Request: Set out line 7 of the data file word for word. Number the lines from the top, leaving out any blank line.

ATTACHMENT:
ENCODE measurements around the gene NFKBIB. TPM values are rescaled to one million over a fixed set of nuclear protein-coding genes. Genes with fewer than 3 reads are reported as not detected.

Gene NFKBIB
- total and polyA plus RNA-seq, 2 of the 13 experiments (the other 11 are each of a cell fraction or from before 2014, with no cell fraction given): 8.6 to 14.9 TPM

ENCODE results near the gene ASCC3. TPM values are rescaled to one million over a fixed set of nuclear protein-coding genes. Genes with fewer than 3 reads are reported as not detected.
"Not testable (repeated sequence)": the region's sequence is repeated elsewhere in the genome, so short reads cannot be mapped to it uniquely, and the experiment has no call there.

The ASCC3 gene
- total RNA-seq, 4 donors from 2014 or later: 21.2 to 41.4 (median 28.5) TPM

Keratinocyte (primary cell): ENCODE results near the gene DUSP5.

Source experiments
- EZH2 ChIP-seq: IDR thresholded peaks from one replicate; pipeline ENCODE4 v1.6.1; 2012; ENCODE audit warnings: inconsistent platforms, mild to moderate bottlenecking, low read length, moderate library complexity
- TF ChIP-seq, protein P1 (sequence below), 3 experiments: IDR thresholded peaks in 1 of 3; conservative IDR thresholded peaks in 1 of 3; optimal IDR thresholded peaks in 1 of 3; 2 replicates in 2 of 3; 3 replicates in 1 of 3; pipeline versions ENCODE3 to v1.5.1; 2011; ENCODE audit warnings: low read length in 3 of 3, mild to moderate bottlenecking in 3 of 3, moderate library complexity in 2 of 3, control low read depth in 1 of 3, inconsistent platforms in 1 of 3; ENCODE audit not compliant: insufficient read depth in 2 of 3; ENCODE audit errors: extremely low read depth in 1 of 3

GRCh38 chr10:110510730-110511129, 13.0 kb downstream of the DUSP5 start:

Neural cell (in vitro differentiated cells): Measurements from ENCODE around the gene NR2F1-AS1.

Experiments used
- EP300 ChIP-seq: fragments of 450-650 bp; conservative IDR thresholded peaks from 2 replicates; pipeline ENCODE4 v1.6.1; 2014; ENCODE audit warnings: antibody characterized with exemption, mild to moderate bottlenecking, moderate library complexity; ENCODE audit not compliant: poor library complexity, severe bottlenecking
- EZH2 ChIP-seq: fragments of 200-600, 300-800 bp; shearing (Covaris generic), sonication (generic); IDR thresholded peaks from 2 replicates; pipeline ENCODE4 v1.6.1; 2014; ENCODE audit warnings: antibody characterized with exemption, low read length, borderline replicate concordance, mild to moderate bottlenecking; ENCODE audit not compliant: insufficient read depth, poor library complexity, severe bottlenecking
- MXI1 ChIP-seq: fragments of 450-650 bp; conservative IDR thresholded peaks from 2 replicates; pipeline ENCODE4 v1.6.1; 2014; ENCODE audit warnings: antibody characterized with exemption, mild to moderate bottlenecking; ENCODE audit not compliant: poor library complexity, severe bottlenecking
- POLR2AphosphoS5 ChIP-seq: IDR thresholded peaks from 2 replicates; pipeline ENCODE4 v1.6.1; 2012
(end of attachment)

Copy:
- total RNA-seq, 4 donors from 2014 or later: 21.2 to 41.4 (median 28.5) TPM